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Cedar Rapids, Iowa 52401
Affordable housing key to luring young talent, Iowa Economic Development Authority leader says
With an aging workforce, the state looks to recruit more young professionals
CEDAR RAPIDS -- Iowa Economic Development Authority Director Debi Durham, in a speech Tuesday in Cedar Rapids, emphasized Iowa’s need for young professionals to bolster the state’s ability to grow its economy — and the need to create affordable housing to support them.
With an unemployment rate of 2.7 percent and over 69,000 open jobs, Iowa is need of young talent, Durham said. To accomplish this, she said Iowa needs to focus on bringing in more affordable housing options to lure them and to expand the state’s ability to support a middle class.
“Who is the face of affordable housing? It's your pharmacy techs, your teacher aides — your food service people,” Durham said. “ … So I believe as a Christian, and as an Iowan, that there is a moral imperative that anyone that is good enough to work in our community should be good enough to live in our community with dignity and quality.”
Durham spoke at a luncheon hosted by the Cedar Rapids Metro Economic Alliance at the DoubleTree Hotel by Hilton in downtown Cedar Rapids.
Housing efforts, among other initiatives by the Iowa Economic Development Authority, aim at recruiting young professionals and employees to the state to ebb the tidal wave of baby boomers leaving the workforce, Durham said.
Iowa is ranked third in economic opportunity and sixth in affordability by the U.S. News & World Report.
Research done by Durham’s agency found that young professionals would consider moving to other states based on factors including affordable housing, economic vitality, natural beauty and broadband connectivity.
“It's really about creating cultures in which businesses prosper,” Durham said. “It's about building vibrant communities and it's about giving opportunity to our citizens in which they can thrive.”
Cedar Rapids Mayor Tiffany O’Donnell, who also spoke at the luncheon, pointed to the Cedar Rapids metro area to show Iowa’s potential for attracting businesses and young people. O’Donnell said Cedar Rapids has experienced rapid development and growth over the last few years.
New Cedar Rapids building permits were valued at $773 million in the last budget year, according to an earlier report from the Cedar Rapids City Manager Jeff Pomeranz.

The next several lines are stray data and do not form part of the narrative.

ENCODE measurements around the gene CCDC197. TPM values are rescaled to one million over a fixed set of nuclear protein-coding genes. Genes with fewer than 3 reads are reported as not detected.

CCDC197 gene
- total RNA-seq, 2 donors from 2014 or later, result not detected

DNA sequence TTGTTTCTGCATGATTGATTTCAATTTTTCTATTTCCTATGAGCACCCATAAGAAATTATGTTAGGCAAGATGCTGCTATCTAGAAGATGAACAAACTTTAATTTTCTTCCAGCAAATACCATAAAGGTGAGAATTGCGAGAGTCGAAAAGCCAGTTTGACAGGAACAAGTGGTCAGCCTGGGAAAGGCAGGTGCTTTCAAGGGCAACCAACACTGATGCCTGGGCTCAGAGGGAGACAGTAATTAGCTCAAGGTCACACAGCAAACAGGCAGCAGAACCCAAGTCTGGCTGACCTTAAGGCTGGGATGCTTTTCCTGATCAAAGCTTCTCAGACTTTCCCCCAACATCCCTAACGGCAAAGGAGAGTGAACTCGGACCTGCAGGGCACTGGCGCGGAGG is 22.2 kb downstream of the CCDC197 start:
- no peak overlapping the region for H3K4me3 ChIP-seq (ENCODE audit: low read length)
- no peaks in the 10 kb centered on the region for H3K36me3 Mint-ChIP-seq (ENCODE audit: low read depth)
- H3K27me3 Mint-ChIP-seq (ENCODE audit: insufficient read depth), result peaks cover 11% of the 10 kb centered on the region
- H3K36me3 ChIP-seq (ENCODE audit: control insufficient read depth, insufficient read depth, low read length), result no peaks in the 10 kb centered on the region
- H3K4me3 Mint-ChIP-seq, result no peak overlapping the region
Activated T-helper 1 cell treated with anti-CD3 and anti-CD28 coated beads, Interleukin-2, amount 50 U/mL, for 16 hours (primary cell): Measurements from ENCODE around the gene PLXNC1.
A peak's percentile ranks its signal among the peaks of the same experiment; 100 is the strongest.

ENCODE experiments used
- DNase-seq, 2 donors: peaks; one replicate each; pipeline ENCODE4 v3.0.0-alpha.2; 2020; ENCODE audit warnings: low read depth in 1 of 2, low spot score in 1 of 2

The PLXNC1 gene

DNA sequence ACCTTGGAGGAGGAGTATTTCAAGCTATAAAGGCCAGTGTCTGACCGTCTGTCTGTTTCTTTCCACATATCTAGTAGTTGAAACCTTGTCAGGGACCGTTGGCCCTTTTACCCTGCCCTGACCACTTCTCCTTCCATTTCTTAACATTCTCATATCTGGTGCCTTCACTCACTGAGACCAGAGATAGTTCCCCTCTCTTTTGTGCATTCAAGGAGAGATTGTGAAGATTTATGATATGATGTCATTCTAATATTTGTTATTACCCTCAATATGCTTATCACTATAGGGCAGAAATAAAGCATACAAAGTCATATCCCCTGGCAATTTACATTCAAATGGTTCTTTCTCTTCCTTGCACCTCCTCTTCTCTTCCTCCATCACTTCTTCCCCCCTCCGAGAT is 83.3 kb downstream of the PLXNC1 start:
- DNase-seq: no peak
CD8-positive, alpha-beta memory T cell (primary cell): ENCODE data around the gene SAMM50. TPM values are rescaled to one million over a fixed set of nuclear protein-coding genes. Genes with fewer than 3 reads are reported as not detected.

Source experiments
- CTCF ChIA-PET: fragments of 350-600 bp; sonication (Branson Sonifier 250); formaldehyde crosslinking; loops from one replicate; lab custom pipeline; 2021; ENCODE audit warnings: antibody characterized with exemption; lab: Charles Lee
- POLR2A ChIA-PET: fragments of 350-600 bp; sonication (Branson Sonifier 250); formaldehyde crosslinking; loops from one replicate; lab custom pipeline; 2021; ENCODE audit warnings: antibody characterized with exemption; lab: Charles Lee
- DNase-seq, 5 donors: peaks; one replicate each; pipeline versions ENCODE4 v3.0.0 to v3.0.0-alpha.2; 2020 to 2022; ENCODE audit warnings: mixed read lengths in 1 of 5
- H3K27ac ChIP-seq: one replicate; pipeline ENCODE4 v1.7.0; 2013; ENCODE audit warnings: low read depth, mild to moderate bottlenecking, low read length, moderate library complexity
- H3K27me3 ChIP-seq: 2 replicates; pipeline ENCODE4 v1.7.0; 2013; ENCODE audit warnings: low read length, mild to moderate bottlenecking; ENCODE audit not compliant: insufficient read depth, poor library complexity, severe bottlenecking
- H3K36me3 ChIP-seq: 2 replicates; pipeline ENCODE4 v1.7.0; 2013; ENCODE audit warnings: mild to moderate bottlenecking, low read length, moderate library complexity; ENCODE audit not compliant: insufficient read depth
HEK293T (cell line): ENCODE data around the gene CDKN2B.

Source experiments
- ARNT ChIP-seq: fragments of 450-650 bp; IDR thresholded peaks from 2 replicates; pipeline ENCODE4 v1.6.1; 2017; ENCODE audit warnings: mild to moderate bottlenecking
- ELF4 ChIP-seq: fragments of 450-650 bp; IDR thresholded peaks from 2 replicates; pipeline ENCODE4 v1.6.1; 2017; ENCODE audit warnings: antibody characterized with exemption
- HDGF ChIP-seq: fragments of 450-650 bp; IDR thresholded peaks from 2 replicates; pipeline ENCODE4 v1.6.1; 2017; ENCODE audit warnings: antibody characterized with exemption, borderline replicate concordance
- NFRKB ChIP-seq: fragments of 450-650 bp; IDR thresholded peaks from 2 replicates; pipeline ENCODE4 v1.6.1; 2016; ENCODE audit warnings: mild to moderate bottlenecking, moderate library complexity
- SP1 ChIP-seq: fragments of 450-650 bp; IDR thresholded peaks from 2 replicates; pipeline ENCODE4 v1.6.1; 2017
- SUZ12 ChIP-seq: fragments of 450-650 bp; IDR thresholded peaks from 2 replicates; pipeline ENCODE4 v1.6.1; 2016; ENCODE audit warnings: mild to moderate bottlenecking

“Cedar Rapids is the driver of this regional economy here and we take that role very seriously and are committed to living up to that expectation by putting more talent and resources on the plate,” O’Donnell said.
However, with rapid business expansion, comes more jobs to fill and Iowa has a shortage of workers, O’Donnell said. In collaboration with the Iowa Economic Development Authority, area governments are working on bringing young talent to the Corridor, she said.
“We are likewise investing in several game-changing quality of life projects that will not only transform our neighborhoods, they will take our city to the next level and help sustain and grow our national competitiveness in tourism,” O’Donnell said.
O’Donnell also placed an emphasis on finding housing options for the “missing middle.”
“We're talking about the young professionals that we want to recruit here. We're talking to individuals who may make $50-$60,000 a year, but they have debt that makes housing unattainable,” O’Donnell said.
Iowa, like most states, does not have enough low-income housing units for the number of low-income households in the state, leaving thousands of households with large rent bills, according to data from the National Low Income Housing Coalition, a nonprofit dedicated to advocating for low-income housing.
Currently, the state has only 40 low-income housing units per 100 low-income households — leaving 65 percent of low-income households saddled with a large rent bill, the group reports.
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